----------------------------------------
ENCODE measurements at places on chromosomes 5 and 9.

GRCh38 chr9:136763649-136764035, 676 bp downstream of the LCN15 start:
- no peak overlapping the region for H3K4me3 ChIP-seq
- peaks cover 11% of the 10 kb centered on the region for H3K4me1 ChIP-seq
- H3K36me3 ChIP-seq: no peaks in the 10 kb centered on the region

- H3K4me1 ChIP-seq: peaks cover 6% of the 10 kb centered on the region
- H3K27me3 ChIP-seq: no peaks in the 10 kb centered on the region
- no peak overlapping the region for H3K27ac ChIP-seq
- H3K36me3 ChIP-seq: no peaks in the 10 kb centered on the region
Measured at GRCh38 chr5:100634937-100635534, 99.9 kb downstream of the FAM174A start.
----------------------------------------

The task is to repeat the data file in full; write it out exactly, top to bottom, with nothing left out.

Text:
ENCODE measurements at places on chromosomes 5 and 9.

GRCh38 chr9:136763649-136764035, 676 bp downstream of the LCN15 start:
- no peak overlapping the region for H3K4me3 ChIP-seq
- peaks cover 11% of the 10 kb centered on the region for H3K4me1 ChIP-seq
- H3K36me3 ChIP-seq: no peaks in the 10 kb centered on the region

- H3K4me1 ChIP-seq: peaks cover 6% of the 10 kb centered on the region
- H3K27me3 ChIP-seq: no peaks in the 10 kb centered on the region
- no peak overlapping the region for H3K27ac ChIP-seq
- H3K36me3 ChIP-seq: no peaks in the 10 kb centered on the region
Measured at GRCh38 chr5:100634937-100635534, 99.9 kb downstream of the FAM174A start.